Some of the hottest and priciest neighborhoods have not always been that way. Glam South Beach was once filled with boarded-up vacant art deco hotels. Now it has celebrity-owned restaurants and luxury high-rise condominiums with oceanfront views.
Old City in Philadelphia, with its combination of restaurants, pristine colonial brownstones and cobblestone streets, melds American history with trendy nightspots and galleries, making a scenic backdrop for a night on the town.
Years ago, the Philadelphia Redevelopment Authority acquired historic colonial homes in the Old City's Society Hill section and sold them to people under the condition that they would be restored, resulting in the renovation of 600 historic homes, according to the Independence Hall Association Web site.
Revitalizing neighborhoods or districts is a balance between preserving the character that puts the place on the map while breathing new life into an area that may have been considered stagnant or untapped for many years.
If you think your neighborhood might be a good fit for a preservation effort, here are some steps to take, as recommended by the New York City Historic District Council
Get support from neighborhood residents.
Request an evaluation through the local preservation society.
Once the district is approved, wait for it to be scheduled for a public hearing.
Attend public hearing.
Wait for review by the city planning commission and city council.
Once the neighborhood is designated as worthy, residents are informed of restrictions on exterior alterations, but they are also eligible to state and federal funding to help maintain the quality and historical significance of the home.
The New York City Historical District Council said that several factors go into whether a neighborhood is designated as worthy. They include qualities of community interest, political climate, the level of endangerment in the neighborhood and the amount of staff time a neighborhood will require.
Sabina Deitrick, an associate professor at the University of Pittsburgh, said neighborhoods that are approved for renovation usually have a location, architectural features or something else that makes them attractive to others.
What Does A Historic Neighborhood Look Like?
One such community is Manayunk, which is located about seven miles west of Center City Philadelphia. The 19th-century textile mill town has its own transportation canal that still stands today. In 1983, the area was designated a historic district.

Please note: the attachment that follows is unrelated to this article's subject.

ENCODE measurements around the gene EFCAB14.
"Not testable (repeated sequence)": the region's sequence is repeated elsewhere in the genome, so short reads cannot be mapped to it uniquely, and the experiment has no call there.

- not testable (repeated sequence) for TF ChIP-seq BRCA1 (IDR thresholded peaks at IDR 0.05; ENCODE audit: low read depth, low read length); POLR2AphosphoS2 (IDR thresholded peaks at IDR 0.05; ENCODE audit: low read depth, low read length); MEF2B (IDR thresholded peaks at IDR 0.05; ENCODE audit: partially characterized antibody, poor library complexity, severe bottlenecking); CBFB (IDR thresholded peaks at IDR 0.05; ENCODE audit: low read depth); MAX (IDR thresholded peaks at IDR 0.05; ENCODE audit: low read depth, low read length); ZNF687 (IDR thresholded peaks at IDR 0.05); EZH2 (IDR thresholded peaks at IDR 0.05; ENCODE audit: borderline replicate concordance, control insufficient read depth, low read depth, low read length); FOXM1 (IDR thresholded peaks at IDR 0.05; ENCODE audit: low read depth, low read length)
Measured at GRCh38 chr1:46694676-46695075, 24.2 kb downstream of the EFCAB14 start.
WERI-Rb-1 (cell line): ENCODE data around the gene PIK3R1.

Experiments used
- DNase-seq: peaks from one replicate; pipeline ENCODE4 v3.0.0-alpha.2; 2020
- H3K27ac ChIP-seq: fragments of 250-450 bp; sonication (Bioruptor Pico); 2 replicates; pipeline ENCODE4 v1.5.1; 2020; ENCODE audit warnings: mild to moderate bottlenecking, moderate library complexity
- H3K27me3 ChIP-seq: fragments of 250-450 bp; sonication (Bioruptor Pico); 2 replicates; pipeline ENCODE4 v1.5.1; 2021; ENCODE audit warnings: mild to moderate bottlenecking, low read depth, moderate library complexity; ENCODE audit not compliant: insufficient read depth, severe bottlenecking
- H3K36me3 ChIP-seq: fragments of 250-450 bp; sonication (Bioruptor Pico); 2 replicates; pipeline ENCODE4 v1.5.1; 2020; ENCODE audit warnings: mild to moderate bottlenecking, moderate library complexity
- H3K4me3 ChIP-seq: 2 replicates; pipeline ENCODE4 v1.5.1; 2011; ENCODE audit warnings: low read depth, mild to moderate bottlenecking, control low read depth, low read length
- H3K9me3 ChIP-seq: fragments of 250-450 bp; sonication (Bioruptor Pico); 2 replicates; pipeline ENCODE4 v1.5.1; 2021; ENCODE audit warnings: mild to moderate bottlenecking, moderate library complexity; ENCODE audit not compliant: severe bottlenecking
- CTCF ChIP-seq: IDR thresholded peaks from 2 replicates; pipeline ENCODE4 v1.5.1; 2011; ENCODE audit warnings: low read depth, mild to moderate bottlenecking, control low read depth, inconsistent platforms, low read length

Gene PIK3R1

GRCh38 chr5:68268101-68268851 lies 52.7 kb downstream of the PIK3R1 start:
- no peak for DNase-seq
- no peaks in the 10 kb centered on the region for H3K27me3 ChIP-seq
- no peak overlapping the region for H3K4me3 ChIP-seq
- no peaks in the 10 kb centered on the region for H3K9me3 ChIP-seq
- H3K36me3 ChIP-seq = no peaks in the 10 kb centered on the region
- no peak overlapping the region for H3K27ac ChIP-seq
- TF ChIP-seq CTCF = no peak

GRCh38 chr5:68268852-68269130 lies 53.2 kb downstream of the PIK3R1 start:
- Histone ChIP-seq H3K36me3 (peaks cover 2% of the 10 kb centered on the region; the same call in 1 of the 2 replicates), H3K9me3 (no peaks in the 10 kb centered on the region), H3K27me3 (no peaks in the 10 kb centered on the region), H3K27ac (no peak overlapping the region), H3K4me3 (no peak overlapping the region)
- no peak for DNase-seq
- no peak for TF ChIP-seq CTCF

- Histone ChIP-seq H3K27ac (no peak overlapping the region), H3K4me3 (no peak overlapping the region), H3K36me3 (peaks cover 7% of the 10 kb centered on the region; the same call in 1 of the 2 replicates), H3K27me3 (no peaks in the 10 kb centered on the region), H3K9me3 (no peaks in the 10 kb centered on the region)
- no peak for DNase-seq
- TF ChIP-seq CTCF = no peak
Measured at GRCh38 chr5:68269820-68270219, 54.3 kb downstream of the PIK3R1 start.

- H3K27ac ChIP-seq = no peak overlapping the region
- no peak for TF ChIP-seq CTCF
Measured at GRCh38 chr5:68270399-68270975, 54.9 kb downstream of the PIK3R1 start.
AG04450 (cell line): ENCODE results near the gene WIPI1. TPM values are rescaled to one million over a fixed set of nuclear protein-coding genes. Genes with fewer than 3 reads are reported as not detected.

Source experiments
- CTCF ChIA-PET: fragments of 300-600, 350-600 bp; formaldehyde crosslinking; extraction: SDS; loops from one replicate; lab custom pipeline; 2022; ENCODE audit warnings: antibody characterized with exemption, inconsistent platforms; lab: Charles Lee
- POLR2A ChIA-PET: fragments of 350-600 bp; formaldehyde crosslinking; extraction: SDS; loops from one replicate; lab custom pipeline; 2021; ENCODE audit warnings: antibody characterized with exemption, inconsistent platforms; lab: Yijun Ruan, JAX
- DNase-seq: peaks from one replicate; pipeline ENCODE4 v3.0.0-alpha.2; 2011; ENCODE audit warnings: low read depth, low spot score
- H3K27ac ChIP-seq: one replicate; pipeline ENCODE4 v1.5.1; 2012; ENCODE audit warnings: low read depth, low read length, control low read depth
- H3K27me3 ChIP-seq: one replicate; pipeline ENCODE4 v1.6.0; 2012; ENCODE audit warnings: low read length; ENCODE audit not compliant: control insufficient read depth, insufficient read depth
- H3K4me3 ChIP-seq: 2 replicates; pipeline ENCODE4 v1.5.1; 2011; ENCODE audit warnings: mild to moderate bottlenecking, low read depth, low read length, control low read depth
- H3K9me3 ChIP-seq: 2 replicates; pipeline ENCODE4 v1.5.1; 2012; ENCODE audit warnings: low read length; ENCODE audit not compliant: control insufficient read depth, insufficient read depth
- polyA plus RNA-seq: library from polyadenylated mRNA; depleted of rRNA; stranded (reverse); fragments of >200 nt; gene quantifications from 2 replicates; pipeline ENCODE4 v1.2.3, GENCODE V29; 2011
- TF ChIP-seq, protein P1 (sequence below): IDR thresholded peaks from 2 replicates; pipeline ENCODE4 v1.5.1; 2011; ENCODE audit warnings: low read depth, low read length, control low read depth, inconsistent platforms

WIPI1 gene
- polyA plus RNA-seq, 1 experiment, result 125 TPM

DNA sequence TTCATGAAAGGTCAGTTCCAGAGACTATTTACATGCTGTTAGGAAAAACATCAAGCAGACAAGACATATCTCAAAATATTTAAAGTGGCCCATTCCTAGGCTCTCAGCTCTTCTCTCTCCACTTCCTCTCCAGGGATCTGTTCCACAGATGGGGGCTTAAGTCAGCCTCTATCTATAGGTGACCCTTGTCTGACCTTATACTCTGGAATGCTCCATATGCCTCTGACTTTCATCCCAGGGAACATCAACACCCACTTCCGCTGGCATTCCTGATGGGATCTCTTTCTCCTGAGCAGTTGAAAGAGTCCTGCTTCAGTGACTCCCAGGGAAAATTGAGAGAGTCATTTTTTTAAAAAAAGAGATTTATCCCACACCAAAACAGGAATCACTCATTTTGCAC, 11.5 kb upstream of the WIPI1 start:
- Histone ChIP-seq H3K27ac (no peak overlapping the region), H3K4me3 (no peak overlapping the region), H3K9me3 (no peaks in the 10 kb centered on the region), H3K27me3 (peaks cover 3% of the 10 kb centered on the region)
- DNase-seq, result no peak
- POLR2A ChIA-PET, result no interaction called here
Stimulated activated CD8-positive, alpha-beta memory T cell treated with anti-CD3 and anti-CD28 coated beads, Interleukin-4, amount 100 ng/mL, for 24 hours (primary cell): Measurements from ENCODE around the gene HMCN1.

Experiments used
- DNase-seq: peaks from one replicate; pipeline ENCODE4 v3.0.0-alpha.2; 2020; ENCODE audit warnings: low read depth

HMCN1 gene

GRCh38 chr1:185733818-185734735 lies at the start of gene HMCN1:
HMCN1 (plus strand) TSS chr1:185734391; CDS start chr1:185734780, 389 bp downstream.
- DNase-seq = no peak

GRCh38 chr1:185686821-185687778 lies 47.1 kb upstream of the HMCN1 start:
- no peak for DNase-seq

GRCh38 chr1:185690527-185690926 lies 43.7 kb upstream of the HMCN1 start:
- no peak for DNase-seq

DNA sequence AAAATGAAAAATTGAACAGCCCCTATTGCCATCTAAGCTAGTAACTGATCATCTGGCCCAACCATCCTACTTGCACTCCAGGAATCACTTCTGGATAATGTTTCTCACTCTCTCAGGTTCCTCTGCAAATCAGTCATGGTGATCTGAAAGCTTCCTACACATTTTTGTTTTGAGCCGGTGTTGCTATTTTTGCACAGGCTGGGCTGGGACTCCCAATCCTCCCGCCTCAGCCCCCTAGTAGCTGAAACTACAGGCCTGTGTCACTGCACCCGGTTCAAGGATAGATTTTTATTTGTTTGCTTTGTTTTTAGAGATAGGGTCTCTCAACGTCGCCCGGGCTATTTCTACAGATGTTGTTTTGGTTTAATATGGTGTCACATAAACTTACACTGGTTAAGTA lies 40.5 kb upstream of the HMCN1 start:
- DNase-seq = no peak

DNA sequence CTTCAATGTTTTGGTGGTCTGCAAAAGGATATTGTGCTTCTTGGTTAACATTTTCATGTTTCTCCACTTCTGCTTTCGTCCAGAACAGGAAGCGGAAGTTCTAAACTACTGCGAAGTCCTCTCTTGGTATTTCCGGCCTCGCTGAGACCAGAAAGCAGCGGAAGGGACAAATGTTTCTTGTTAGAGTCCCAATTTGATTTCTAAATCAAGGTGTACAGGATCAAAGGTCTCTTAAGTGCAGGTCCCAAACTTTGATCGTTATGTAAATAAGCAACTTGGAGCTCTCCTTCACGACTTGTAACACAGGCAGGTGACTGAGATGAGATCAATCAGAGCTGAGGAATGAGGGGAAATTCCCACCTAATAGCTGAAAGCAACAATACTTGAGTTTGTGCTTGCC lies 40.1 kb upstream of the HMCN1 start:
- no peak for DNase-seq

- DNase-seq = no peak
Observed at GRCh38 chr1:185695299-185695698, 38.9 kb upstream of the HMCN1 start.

Remnants of its mill roots are mixed with Main Street's boutiques, restaurants and home design shops.
"It had been a tough working-class neighborhood. That doesn't mean slum," said resident Keith Newman of the community's history.
Eight years ago, Newman moved with his wife from a high rise in Philadelphia to a Manayunk row home that they renovated.
"Our criteria were safety and affordability," he said.
Newman said one of the best things about living in Manayunk is its location.
"You're 15 minutes from Center City. You can get anywhere. If the Schuylkill (Expressway) is busy, I just go up to the turnpike," he said.
"The neighborhood is safe. It's clean," he said. "You don't even feel like you're living in the city. At nighttime, you see the skyline."
As part of the Newman's row home renovation, they put in a new kitchen. He said they had Performance Kitchens on Main Street do the job. He added that there's a large group of professional plumbers and carpenters in the area.
"Everybody you hire lives in the neighborhood, because everyone knows everybody, so they do great work," he said. "It has a very small-town feel. It's an honest place. Your neighbors look out for each other."
Newman said that since moving to Manayunk, their property value has quadrupled. But getting there and keeping it that way takes hands-on community involvement.
"We want to maintain our character and integrity. We want Manayunk to have an identity," he said.
He said residents go to the zoning commission meetings, they meet with developers and review plans. "If it's done right, it can enhance the property value," he said.
Newman said various builders are trying to add as many residents as possible and that they are changing the area to make it like a strip mall, which Newman and his neighbors are fighting.
"There's definitely work to do. It's a constant battle. You never stop. We've won a few and we've lost a few. The neighborhood is definitely better off with the (Manayunk Neighborhood Council) doing the work that it does," Newman said.
Many historic buildings and homes that give a community character and style face demolition as new development moves into a hot market.
The victims of this type of demolition are called "teardowns" -- historic homes that are demolished to make way for new structures out of scale with the historic surroundings in the neighborhood, according to the National Trust for Historic Preservation.
The National Trust has a resource guide to help communities take steps to reduce teardowns and preserve the historic nature of the area. They also have a feedback form for people to share local teardown experiences.
It also keeps track the teardown trends across the country by listing communities that are facing the problem.
Keeping Neighborhoods Affordable
The other issue that up-and-coming neighborhoods can face is that lower-income residents can be priced out of the area.
Deitrick said people are forced out because they can't find an apartment in the same neighborhood, so they can't afford to stay there.
"They are forced out because they are renters. They don't have ownership of the land," she said.
She said cities generally like when property values go up because tax revenues go up, too.
Policy Link, a nonprofit research and advocacy group, provides an Equitable Development Toolkit to help areas work to keep residents of different income levels and make sure affordable housing is distributed in metropolitan areas.